Caretti et al. [64] investigated the treatment of eyes after cataract surgery with THC gel (Thealoz® Duo Gel) or with 0.15% HA (Hyabak®, Théa; La Gloria Valerio, personal communication) eye drops in a randomized case-control study (Table 1). Sixty eyes of 60 patients with mild to severe dry eye symptoms and scheduled for unilateral cataract surgery were randomized into two groups. After surgery, 30 eyes were treated with THC and 30 eyes with HA in a double-masked manner twice a day for one month. Steroid antibiotics and nonsteroidal anti-inflammatory drugs were given as well. All parameters were assessed at baseline and at 7 and 30 days after surgery. In the trehalose group, mean TBUT improved significantly from about 3.5 s to 6.3 s at day 7 and to 6.7 s at day 30; the corresponding values for HA were 4.1, 4.8, and 5.1 s, with significant difference between treatments. The mean OSDI score decreased with THC treatment from a preoperative level of 31 to 5 units and with HA from 21 to 11 units on day 30, showing a significant difference between treatments. Fluorescein staining (Oxford scale) and postoperative visual acuity improved with both treatments without statistically significant differences between treatments. Tear production did not show significant changes. Patients’ global satisfaction score was significantly greater for THC gel. It was concluded that THC was effective and well tolerated in reducing dry eye symptoms and in improving the clinical outcome after cataract surgery.
The efficacy of topical chloramphenicol 0.5%–betamethasone 0.2% (CB; Betabioptal®, Laboratoires Théa, Clermont-Ferrand, France) with and without THC gel (Thealoz® Duo Gel) treatment following strabismus surgery was compared by Vagge et al. [65] (Table 1). This single-arm study involved 31 patients undergoing bilateral strabismus surgery. After surgery, the contralateral eyes were randomized to receive either topical CB alone or in combination with THC gel, instilled three times a day for four weeks. All patients received both treatments without masking. Conjunctival redness (Efron scale) decreased, but did not differ between eyes at 1 and 4 weeks after surgery. Subjective numerical ratings for foreign body sensation, burning or stinging, and stick feeling were significantly lower in the THC-treated eyes at week 1, but not at week 4, whereas blurred vision was rated significantly higher for THC at both time points. The authors interpreted that CB with THC gel was overall more effective than CB alone in reducing subjective symptoms of ocular discomfort after strabismus surgery, whereas the treatments are equally effective in reducing conjunctival inflammation.

5.3.3. Clinical Trials on Tear Film Dynamics

The effect of trehalose on tear film dynamics was investigated in two studies utilizing a custom-built optical coherence tomography (OCT) system to measure TFT. The study by Schmidl et al. [66] involved 60 completing patients with mild or moderate dry eye (OSDI 13–32, TBUT ≤10 s and Schirmer I test 2–5 mm, 43 females and 17 males) (Table 1). After measurement of the baseline TFT, the study subjects received randomized and double-masked instillations of single doses of 3% trehalose and 0.15% HA (Thealoz® Duo) or 0.15% HA (Hyabak®) or NaCl (Hydrabak®; all from Théa) in a parallel-group design in the worst eye only. TFT was measured at 10, 20, 40, 60, 120, and 240 min after instillation. TFT increased significantly from a baseline of 2.4 ± 0.4 (mean, SD) to a peak of 3.1 ± 0.9 µm at 10 min with HA–trehalose and from 2.4 ± 0.3 to 2.9 ± 0.5 µm with HA, followed by a gradual decrease up to 240 min. NaCl showed a negligible effect. A statistically significant difference in the time course between treatments was obtained (repeated-measures analysis of variance model). The trehalose–HA combination showed a significantly higher TFT at all time points, although the difference at 240 min was only a few per cent from baseline. All treatments slightly increased TBUT and Schirmer I score measured at 240 min only (p > 0.05), attributed by the authors to single dosing. Tolerability was similar with all eye drops. The authors conclude that trehalose increases ocular residence time of HA eye drops by an unknown mechanism that requires further studies to resolve. The study received an unrestricted grant from Théa and was used for a joint patent application (see Section 5.5).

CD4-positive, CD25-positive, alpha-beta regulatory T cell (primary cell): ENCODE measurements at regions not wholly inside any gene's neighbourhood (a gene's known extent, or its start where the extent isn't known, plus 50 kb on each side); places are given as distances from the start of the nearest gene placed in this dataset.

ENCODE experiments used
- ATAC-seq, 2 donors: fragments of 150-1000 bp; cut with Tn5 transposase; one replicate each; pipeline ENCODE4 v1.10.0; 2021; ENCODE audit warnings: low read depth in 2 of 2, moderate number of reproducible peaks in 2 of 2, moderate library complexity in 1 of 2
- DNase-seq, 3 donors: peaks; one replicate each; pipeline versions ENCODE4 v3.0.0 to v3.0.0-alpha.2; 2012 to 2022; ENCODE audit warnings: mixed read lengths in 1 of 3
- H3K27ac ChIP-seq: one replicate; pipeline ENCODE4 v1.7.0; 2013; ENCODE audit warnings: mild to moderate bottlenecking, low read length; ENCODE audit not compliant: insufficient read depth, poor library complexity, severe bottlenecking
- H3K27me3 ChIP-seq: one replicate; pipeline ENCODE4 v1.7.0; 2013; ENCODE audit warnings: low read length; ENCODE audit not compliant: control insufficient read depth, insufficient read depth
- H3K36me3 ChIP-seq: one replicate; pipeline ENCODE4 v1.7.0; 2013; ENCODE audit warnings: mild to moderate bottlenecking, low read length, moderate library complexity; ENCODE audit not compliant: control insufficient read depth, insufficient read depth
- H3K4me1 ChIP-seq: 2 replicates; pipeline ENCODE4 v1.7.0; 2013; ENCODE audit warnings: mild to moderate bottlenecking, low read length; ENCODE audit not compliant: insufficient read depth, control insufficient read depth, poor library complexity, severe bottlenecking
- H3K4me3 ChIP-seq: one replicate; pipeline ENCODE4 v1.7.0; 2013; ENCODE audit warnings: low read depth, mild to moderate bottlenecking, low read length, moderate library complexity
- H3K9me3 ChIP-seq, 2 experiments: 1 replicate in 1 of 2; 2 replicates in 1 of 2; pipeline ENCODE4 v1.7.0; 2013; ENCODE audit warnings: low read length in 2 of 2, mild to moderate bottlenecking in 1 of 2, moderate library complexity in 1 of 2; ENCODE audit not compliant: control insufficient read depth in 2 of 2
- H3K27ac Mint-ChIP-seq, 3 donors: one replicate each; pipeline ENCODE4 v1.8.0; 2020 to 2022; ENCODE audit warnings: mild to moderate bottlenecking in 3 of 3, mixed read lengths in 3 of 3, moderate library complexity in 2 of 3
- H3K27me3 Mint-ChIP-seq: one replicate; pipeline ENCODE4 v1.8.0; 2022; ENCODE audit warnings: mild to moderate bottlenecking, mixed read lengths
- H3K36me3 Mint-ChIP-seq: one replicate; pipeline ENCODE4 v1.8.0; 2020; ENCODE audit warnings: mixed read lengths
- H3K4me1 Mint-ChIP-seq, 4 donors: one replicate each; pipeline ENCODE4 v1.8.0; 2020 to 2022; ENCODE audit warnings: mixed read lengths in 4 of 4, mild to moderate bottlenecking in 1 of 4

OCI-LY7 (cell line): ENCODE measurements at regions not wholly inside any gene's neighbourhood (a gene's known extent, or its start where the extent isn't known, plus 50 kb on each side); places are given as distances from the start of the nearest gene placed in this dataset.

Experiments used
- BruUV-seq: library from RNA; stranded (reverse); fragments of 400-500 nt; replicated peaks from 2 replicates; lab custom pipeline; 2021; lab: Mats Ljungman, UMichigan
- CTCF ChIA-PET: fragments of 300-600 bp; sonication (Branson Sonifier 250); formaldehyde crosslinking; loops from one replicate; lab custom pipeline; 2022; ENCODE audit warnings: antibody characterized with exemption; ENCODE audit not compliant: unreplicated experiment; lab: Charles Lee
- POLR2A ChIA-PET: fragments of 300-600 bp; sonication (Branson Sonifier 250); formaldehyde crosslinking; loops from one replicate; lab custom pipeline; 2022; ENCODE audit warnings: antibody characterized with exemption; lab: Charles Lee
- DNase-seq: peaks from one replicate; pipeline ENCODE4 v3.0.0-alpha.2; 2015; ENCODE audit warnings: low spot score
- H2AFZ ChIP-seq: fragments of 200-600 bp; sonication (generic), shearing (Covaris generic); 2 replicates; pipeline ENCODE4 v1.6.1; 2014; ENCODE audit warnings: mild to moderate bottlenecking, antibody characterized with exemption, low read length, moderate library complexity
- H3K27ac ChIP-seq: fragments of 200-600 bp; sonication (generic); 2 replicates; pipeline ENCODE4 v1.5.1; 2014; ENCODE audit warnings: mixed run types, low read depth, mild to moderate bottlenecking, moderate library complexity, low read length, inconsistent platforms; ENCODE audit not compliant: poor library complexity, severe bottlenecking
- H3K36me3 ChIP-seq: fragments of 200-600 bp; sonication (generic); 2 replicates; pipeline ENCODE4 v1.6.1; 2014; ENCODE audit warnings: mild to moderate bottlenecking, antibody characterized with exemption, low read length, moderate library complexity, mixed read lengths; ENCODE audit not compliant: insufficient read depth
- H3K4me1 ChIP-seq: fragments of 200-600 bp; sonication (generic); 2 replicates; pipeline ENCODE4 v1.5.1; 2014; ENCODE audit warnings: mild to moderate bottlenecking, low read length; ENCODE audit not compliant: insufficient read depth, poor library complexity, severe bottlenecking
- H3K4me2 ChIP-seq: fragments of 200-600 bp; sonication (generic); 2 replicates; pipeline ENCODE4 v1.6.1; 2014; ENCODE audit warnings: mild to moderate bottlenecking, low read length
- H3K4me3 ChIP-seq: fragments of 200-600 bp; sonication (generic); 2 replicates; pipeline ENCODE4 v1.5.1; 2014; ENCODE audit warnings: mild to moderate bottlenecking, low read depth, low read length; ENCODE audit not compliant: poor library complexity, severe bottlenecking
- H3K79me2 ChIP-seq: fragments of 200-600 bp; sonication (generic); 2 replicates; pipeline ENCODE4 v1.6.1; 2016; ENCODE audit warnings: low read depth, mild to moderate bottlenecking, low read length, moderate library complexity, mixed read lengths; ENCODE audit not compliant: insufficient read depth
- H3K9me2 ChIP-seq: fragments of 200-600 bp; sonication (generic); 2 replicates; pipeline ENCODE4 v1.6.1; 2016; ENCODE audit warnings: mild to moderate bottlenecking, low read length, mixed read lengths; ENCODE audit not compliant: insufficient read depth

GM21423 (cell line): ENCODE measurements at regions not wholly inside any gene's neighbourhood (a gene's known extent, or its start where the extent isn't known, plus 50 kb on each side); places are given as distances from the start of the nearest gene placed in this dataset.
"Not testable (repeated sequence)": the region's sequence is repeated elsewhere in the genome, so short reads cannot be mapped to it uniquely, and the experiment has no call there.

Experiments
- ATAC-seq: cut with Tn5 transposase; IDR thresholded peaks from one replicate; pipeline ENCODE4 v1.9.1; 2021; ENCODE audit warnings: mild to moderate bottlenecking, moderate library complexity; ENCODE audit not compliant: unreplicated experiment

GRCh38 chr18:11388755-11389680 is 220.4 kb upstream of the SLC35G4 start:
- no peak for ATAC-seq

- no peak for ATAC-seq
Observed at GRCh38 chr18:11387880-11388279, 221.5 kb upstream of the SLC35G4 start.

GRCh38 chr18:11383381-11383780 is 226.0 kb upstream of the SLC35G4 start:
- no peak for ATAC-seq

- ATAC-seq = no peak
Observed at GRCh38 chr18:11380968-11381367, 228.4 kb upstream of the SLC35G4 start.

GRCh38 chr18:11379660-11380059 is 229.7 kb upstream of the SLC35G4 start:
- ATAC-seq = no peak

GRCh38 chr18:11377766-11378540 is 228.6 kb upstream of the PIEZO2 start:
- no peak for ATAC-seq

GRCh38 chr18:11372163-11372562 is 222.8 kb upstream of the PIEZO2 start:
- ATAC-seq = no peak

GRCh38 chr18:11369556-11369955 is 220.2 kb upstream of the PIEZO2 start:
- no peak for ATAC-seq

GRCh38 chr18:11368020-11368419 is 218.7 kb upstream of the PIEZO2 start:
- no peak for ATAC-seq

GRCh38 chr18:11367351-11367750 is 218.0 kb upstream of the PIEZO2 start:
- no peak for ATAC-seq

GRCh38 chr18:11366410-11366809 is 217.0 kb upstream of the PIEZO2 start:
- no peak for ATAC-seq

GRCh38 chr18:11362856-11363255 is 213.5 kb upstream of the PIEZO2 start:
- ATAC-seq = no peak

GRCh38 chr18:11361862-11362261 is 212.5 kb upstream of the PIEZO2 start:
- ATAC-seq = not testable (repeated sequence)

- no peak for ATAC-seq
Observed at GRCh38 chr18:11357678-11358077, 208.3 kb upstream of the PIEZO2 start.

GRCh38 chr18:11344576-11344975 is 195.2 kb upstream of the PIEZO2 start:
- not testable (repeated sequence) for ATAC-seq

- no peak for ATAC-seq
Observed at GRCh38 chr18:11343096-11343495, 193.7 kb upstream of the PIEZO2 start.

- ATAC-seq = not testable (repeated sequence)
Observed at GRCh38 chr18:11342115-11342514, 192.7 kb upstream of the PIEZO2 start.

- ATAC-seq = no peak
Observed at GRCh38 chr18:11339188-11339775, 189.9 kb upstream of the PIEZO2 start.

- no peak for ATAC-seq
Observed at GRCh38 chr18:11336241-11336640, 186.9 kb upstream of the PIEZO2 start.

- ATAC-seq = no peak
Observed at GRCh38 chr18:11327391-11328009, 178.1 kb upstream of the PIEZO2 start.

The same research group conducted a similar OCT investigation of TFT using gel-based lubricants [67] (Table 1). In this study, sixty completing patients with moderate or severe dry eye (OSDI ≥ 22, TBUT ≤ 10 s and Schirmer I test 2–5 mm, 23 females and 37 males) received randomized and observer-masked instillations of single doses in both eyes in a parallel-group design. TFT was measured at 10, 30, 60, 120, 240, and 360 min after instillation. Baseline TFT was 3.53 ± 0.73 µm, a value remarkably higher than those reported [66] using the same OCT system. Peaking again at 10 min, Systane Gel (0.4% polyethylene glycol, 0.3% propylene glycol, hydroxypropyl guar and sorbitol; Alcon Pharma, Fort Worth, TX, USA) showed the greatest TFT increase to a mean of about 9 µm (+156% from baseline), followed by THC gel (Thealoz® Duo Gel) and Hylo-Gel (0.2% HA and sorbitol; Ursapharm, Saarbrücken, Germany) with mean peak values of about 6 µm (+66%) and 5 µm (+33%), respectively. A relative increase of less than 20% from baseline at 60 and 120 min was significant for THC gel only. No significant differences were observed at 30 min after instillations. Overall, TBUT increased significantly and similarly at 6 h in all treatment groups. Schirmer I score did not change. The authors postulate that the polymeric meshwork created by cross-linked hydroxypropyl guar of Systane Gel may stabilize the ocular tear film and thus partially explain the increase in TFT compared to the other two formulations. In spite of this difference, they conclude that THC gel offers a longer residence time on the cornea. This study was sponsored by Théa.